Developed by Vicarious Visions, Crash Bandicoot N. Sane Trilogy released last year for PS4, and I happened to pick it up on that console. However, just this past Friday June 29, the marsupial from my childhood hit Xbox, Nintendo Switch, and yes, PC. I was keen to play the game and compare it to my PS4 version. Specifically, I wanted to know if the ability to play at 60fps would improve my admittedly lukewarm reception to the PS4 version. This is our Crash Bandicoot N. Sane Trilogy review for PC.
Disclaimer: Code was provided by publisher for purposes of review.
You can find Crash Bandicoot N. Sane Trilogy on Steam for $40. The system requirements are ludicrously light, requiring an Intel Core i5-750 or AMD Phenom II X4 965 CPU and a GTX 660 or AMD Radeon HD 7850. Basically, a potato can run the game. The load times, compared to the PS4 version, are almost non existent.
For context, my PC specs are:
- i7 8700k OC @ 5.0 GHz
- GTX 1080 Ti OC @ 2032 MHz
- 16 GB G. Skill Trident Z DDR4 3200 MHz
- Acer Predator XB31HK (4K G.Sync @ 60 Hz)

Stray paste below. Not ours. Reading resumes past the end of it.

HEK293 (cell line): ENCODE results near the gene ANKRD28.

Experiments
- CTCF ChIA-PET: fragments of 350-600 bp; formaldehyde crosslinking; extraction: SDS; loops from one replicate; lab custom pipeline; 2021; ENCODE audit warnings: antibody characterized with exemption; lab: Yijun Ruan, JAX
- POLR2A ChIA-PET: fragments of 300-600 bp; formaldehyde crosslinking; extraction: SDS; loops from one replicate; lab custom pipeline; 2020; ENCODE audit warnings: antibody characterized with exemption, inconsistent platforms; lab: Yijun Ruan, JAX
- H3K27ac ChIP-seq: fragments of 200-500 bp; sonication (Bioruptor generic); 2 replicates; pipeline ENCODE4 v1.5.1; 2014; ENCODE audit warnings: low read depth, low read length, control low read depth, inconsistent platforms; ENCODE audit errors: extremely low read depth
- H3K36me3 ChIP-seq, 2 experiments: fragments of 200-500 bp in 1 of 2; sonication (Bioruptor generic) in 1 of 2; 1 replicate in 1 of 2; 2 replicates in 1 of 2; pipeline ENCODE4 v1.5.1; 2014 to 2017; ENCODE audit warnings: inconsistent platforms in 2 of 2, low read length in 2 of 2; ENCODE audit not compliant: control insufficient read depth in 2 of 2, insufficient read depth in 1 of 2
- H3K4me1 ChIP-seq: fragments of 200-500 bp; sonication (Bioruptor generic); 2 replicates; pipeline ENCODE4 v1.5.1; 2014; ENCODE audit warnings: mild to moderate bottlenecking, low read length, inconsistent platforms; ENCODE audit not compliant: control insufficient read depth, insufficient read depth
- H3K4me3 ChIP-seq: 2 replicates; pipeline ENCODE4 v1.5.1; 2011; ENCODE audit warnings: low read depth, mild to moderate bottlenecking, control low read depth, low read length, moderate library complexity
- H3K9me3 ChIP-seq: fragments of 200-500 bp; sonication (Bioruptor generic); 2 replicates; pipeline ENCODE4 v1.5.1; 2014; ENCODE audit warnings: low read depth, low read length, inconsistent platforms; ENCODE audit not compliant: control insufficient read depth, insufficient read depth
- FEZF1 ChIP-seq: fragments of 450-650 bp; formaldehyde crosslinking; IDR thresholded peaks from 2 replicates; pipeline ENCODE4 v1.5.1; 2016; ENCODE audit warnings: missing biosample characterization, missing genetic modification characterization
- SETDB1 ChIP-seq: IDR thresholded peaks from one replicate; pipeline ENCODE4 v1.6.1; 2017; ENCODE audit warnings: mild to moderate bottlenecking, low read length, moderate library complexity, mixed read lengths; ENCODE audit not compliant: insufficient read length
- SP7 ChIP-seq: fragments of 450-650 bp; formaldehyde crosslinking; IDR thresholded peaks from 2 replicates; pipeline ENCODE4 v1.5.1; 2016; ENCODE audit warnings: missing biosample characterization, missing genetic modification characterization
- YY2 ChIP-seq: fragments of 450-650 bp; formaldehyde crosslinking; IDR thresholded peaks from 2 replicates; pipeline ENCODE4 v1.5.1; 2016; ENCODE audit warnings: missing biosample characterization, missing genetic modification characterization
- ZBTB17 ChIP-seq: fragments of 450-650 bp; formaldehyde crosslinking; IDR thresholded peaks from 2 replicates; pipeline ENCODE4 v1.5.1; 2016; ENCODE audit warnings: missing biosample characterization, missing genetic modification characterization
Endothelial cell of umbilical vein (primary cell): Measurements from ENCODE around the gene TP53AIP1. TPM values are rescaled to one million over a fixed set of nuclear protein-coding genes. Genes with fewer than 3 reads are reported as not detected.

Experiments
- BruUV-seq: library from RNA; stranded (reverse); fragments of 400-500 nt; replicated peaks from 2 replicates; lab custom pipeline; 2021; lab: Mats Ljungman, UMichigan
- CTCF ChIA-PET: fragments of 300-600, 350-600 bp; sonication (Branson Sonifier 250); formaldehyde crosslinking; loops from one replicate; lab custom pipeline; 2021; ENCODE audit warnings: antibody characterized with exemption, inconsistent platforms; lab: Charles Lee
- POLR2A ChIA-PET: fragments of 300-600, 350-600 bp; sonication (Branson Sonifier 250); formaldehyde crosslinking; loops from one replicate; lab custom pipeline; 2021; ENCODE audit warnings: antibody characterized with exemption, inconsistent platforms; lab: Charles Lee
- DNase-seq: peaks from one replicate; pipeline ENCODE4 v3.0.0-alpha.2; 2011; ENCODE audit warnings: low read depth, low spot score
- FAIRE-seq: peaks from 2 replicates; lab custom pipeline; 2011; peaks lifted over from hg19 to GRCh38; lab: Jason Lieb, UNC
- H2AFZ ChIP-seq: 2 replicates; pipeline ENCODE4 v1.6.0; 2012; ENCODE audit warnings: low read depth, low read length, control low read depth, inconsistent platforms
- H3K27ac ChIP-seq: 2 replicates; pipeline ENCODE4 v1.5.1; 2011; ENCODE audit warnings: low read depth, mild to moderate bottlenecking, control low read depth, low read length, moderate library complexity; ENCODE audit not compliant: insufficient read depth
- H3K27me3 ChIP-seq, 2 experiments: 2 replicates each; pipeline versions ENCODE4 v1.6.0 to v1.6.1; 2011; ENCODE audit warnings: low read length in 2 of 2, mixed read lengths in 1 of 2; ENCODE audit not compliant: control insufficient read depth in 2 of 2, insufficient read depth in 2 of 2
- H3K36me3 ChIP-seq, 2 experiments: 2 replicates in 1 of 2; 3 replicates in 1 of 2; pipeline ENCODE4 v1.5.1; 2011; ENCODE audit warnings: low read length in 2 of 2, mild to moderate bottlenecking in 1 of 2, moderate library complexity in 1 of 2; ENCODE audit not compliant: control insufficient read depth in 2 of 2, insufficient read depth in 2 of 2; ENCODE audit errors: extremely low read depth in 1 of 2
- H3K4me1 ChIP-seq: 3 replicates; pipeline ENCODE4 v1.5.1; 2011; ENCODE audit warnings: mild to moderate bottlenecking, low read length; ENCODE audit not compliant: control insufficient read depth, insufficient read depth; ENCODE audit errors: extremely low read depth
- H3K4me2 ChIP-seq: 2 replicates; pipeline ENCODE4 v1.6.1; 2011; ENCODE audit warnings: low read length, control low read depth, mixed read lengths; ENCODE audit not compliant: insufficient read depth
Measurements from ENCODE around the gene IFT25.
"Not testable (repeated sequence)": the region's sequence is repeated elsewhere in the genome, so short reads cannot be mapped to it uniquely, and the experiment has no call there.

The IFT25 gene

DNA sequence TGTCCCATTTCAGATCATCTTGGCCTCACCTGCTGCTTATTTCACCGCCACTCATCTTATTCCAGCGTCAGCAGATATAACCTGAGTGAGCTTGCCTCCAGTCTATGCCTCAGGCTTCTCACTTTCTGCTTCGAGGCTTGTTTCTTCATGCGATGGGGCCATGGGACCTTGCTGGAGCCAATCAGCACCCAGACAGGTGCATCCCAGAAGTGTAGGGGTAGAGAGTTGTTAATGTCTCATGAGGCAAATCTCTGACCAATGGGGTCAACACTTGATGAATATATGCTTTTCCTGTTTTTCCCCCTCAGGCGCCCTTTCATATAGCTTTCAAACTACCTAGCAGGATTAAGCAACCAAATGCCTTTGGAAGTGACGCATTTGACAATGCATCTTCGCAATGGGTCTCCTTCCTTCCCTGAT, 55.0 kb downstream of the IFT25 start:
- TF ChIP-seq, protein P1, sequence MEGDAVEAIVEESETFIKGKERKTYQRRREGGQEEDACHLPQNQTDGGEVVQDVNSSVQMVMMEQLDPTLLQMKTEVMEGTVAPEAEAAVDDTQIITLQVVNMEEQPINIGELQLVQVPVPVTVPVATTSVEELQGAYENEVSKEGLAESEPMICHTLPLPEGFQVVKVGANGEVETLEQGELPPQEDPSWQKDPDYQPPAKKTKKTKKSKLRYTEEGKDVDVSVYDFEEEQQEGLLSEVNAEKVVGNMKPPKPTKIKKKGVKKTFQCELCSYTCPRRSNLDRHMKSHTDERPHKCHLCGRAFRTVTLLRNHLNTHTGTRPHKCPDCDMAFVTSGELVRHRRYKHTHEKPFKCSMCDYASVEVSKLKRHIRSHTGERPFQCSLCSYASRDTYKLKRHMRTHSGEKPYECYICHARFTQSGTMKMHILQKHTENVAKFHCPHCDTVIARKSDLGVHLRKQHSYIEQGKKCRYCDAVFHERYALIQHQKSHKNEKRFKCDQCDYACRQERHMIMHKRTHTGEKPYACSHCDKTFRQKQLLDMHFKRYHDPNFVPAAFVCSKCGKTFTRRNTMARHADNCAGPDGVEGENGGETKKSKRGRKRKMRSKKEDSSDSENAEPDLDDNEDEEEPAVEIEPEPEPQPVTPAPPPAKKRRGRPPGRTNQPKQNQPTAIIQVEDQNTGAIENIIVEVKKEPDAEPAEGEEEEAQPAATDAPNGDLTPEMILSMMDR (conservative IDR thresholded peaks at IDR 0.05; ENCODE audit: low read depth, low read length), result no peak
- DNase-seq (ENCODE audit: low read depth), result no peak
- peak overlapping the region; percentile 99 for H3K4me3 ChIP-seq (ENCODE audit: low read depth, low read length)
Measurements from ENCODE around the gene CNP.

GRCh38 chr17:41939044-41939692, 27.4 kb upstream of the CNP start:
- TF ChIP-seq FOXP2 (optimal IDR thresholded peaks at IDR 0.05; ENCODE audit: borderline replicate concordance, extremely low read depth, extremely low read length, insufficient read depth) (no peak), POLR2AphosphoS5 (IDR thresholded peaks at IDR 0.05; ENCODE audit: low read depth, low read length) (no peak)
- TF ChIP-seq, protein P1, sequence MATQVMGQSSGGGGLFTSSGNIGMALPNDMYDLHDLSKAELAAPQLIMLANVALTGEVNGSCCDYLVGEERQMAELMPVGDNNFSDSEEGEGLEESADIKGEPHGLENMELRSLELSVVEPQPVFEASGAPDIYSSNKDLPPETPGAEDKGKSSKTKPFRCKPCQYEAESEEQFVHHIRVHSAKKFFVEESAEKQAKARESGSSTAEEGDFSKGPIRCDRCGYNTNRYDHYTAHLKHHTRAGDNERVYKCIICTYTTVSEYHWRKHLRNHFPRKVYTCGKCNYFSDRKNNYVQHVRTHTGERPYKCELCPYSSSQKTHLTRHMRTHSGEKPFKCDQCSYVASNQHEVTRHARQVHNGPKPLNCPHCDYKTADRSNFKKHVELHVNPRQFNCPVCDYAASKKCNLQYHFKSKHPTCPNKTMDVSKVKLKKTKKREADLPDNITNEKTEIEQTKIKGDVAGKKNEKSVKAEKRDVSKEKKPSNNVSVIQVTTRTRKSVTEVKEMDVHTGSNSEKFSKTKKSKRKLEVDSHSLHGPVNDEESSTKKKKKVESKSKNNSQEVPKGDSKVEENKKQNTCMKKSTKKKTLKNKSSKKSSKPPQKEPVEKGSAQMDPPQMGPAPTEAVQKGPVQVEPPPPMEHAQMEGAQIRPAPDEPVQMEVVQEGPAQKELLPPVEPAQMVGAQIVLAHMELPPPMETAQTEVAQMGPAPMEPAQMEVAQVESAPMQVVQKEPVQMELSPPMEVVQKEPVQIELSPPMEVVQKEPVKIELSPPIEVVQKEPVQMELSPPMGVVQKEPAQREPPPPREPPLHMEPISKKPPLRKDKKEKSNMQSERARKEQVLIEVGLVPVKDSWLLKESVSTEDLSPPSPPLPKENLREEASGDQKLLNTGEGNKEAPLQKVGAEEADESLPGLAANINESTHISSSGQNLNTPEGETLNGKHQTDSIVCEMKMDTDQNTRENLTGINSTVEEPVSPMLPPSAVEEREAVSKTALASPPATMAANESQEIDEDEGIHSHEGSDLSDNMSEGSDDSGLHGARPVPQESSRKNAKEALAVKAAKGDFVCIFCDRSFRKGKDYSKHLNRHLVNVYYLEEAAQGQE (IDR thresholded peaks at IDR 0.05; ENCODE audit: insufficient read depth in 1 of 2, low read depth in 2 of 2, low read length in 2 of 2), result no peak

- Samsung 850 EVO 1 TB SSD
Yes, this PC is complete overkill for Crash Bandicoot N. Sane Trilogy. The game is insanely light on resources, both CPU and GPU. In fact, the game defaulted to a resolution of 4206 x 2366 (this is explained by the fact that I have DSR enabled in my Nvidia Control Panel). However, even at this N. Sane (ha!) resolution, I still maintained a locked 60fps with CPU and GPU resources to spare.
Given how light Crash Bandicoot N. Sane Trilogy is on CPU and GPU, I fully suspect that a more modest PC sporting a GTX 1060 6 GB or RX 580 can hit 60fps at 4K. With this in mind, and taking into account the extremely light CPU load, it’s mind boggling why this game is confined to a mere 30fps on consoles — a massive detriment given the reactionary nature of this game.